In such a worst-case scenario, Iraq's instability would spread and infect an already unstable region. If the Gulf region were to further destabilize, so too would the global economy as oil prices would skyrocket, plunging the U.S. and so many others into recession.

Put another way, Bush's illegal, ill-conceived, short-sighted, and naive venture in Iraq could reasonably result in total chaos in not just Iraq and the Middle East, but the world over.

A Pandora's Box, if there ever was one.
Sorry, but can you read?
pizza. Don't you think they've thought of moving? It isn't always practical to simply uproot. In this case, there is an elderly family member and children. Again, from the throne passing judgement.

This makes no sense: I'm talking about a certain segment of our society who refuse to learn, refuse to work, and who YOU wish to bring up to an equal place as the rest of society who works hard and earns what they have. Huh? You still missed the point...good grief.


I read that. And then MT goes on

to criticize you for suggesting that posters visit eXtremely Political and is aghast at the post that calls for shooting someone who doesn't agree...... she just FAILS to mention that it's a NEOCON who wants to shoot LIBERALS!!!


This is what she wrote:


Sorry, had to answer this one.  There have a Whine to Management option.  That is PERFECT for gt.  Talking about shooting other posters, atheism and porno.  Yeah, that's a great place alright.  And now they have THE gt as a member.  Does it get any better than that.  Although, my thoughts are they won't suffer her long.  Those people are pirrhanas.


Well, if that ain't the pirrhana calling the shark hungry!


Perhaps you need to read
No man shall be compelled to frequent or support any religious worship, place, or ministry whatsoever, nor shall be enforced, restrained, molested, or burthened in his body or goods, nor... otherwise suffer on account of his religious opinions or belief... All men shall be free to profess and by argument to maintain their opinions in matters of religion, and... the same shall in no wise diminish, enlarge, or affect their civil capacities. --Thomas Jefferson: Statute for Religious Freedom, 1779. ME 2:302, Papers 2:546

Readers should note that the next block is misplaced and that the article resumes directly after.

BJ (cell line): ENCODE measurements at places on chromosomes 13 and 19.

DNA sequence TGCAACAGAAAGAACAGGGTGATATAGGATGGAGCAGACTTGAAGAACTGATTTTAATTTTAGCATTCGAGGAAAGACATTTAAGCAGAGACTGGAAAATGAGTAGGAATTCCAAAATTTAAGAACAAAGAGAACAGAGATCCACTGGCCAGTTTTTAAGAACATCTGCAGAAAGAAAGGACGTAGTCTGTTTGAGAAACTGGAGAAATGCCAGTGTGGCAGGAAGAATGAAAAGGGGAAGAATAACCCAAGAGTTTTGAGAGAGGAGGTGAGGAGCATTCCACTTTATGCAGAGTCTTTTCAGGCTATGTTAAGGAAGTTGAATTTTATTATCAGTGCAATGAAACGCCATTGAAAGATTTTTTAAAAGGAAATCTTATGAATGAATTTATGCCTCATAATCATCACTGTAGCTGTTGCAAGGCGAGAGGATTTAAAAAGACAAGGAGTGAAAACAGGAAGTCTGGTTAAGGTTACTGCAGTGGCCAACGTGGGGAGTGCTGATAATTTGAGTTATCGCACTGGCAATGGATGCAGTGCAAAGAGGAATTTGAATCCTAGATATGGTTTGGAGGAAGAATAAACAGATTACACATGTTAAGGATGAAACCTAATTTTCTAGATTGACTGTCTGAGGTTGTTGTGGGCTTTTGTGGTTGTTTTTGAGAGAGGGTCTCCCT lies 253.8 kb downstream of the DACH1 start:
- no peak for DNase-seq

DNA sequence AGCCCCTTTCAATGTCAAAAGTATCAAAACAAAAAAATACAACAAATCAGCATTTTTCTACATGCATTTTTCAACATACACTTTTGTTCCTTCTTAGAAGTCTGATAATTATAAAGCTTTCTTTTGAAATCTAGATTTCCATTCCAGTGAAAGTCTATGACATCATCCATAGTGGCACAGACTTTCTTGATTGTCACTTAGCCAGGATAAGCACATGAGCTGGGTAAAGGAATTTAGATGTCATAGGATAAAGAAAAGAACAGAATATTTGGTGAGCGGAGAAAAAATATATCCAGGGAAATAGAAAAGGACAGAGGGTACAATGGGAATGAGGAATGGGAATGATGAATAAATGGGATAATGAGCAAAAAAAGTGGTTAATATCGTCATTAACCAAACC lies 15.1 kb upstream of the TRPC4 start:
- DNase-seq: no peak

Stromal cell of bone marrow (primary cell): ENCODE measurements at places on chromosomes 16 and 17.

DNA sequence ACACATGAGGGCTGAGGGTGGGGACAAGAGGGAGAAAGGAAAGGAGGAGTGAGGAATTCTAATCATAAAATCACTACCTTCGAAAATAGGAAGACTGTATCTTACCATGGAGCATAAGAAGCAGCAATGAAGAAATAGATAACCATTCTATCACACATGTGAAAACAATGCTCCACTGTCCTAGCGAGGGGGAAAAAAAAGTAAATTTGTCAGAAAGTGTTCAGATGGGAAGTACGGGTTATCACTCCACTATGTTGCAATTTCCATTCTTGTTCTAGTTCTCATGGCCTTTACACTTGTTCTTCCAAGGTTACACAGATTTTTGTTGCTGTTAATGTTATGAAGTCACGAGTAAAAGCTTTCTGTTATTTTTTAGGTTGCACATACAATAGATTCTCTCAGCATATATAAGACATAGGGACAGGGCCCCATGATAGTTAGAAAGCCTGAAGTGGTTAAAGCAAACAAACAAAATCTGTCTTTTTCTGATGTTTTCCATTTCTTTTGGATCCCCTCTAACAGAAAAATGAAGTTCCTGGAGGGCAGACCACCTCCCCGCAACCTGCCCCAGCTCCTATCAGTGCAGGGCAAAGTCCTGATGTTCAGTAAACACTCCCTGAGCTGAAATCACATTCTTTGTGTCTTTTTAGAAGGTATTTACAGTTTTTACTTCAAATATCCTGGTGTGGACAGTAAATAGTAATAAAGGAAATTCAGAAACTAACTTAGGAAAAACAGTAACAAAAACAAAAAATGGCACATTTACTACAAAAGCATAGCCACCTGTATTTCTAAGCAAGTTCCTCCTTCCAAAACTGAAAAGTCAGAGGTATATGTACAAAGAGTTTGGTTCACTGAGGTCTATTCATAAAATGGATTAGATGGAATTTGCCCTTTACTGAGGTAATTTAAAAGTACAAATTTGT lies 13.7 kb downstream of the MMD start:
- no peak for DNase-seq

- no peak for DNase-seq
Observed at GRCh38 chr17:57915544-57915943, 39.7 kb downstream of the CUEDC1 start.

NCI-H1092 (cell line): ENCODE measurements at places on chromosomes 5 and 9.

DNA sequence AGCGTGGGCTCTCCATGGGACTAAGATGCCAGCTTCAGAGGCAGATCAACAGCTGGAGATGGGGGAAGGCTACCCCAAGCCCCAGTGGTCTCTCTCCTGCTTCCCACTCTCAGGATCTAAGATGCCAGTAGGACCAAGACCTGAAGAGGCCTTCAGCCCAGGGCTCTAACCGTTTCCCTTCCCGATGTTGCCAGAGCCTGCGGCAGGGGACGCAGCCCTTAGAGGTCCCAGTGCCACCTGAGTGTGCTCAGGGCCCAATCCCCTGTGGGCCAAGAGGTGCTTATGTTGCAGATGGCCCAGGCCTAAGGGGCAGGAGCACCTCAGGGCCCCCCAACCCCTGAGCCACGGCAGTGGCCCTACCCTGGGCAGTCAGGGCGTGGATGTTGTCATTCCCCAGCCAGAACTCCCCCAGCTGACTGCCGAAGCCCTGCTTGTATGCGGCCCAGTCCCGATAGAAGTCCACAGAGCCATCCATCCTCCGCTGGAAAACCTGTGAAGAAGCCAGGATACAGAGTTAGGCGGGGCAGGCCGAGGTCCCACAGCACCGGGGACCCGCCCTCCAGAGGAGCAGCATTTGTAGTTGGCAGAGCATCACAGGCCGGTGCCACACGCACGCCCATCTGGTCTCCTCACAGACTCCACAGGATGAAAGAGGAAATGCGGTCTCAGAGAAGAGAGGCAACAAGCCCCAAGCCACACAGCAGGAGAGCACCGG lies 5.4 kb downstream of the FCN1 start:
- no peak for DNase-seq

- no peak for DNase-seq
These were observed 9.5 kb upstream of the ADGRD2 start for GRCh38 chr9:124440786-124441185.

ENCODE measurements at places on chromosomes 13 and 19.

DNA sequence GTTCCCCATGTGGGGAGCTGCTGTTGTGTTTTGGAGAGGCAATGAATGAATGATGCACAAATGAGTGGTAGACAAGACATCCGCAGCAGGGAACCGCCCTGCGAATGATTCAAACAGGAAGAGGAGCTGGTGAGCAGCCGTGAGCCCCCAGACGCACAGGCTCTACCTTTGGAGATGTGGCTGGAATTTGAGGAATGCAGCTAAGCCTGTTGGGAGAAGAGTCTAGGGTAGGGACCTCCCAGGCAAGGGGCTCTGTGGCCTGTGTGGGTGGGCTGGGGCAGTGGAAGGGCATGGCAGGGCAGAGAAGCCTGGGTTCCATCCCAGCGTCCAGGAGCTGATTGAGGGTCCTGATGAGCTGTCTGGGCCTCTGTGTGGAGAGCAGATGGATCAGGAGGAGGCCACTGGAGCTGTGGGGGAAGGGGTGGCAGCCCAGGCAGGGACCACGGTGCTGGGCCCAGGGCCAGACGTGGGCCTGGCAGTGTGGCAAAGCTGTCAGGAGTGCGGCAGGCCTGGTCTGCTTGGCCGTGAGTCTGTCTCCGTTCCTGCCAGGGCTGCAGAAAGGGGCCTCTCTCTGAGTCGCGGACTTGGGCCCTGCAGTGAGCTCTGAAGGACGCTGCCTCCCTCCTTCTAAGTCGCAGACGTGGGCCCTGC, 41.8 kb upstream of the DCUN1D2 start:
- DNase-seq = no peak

Our civil rights have no dependence upon our religious opinions more than our opinions in physics or geometry. --Thomas Jefferson: Statute for Religious Freedom, 1779. ME 2:301, Papers 2:545

We have no right to prejudice another in his civil enjoyments because he is of another church. --Thomas Jefferson: Notes on Religion, 1776. Papers 1:546

I am for freedom of religion, and against all maneuvers to bring about a legal ascendency of one sect over another. --Thomas Jefferson to Elbridge Gerry, 1799. ME 10:78

Religion is a subject on which I have ever been most scrupulously reserved. I have considered it as a matter between every man and his Maker in which no other, and far less the public, had a right to intermeddle. --Thomas Jefferson to Richard Rush, 1813.

I never will, by any word or act, bow to the shrine of intolerance or admit a right of inquiry into the religious opinions of others. --Thomas Jefferson to Edward Dowse, 1803. ME 10:378

Our particular principles of religion are a subject of accountability to God alone. I inquire after no man's, and trouble none with mine. --Thomas Jefferson to Miles King, 1814. ME 14:198

and many more: http://www.theology.edu/journal/volume2/ushistor.htm
You need to read that again.
Yes, it is US law, according to the Constitution.

The United States signed the UN Charter -- which is a treaty. Let me repeat:

Article VI of the U.S. Constitution makes treaties into which the U.S. has entered the supreme Law of the Land.

In other words, we made a treaty with a bunch of other countries to abide by certain rules, including the use of force. Since we entered into this treaty with the UN, that makes it the supreme Law of the Land -- US Law.

Sure, you can say, So what? Nobody's going to take us to court. We can do anything we want. But if we as a country aren't going to respect our agreements with other countries and our own laws, why should anybody else? Nobody is above the law, right?


By the way, I think we were fully justified in invading Afghanistan.








I have read this...

So what. At one point you say he was involved with AIM and had a lackey break someone's arm. Now you are providing us with an article that disavows any connection with AIM at all. Which is it? Could it be that some folks who were involved with AIM in the late 60s early 70s are no longer involved, or are dead or have had major disagreements along the way about what should be done. Banks, Russell Means and Peltier don't even speak to each other any more. That is sad, in my opinion. Trudell, on the other hand, is still around. (I had the pleasure of meeting him last Saturday in Hollywood Florida at the Native American Music Awards) and still fights the good fight although his wife and children were burned to death in an FBI arson. There is a video, called simply Trudell. It has aired on PBS stations. It is also available from Trudell's web site. It you get a chance, see it. There is so much information out there that no one seems to care much about as regards the American Indian from Columbus to today. The history is always written by the victor and the American Indian history is distorted.